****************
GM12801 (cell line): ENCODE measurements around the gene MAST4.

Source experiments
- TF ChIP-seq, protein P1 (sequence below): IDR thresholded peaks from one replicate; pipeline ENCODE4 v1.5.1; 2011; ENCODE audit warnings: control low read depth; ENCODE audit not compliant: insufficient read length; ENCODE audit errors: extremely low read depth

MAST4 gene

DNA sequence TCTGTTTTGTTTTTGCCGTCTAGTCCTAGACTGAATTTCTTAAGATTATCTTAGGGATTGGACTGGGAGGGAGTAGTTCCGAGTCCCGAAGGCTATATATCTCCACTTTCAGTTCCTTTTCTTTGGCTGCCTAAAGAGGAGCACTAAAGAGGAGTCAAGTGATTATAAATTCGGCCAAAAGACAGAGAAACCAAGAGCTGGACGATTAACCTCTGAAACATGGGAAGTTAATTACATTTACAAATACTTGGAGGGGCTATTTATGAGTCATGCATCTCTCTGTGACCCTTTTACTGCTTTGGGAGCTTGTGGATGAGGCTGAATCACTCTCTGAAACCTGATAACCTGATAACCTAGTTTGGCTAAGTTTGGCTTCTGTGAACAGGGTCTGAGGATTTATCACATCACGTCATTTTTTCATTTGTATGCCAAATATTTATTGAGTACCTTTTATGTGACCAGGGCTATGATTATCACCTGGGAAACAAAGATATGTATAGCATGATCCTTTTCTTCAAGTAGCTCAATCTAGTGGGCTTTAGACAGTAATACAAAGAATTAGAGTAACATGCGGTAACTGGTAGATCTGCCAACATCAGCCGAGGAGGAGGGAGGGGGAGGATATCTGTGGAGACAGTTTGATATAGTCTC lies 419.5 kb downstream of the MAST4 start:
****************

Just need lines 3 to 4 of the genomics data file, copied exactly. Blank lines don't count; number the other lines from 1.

- TF ChIP-seq, protein P1 (sequence below): IDR thresholded peaks from one replicate; pipeline ENCODE4 v1.5.1; 2011; ENCODE audit warnings: control low read depth; ENCODE audit not compliant: insufficient read length; ENCODE audit errors: extremely low read depth

MAST4 gene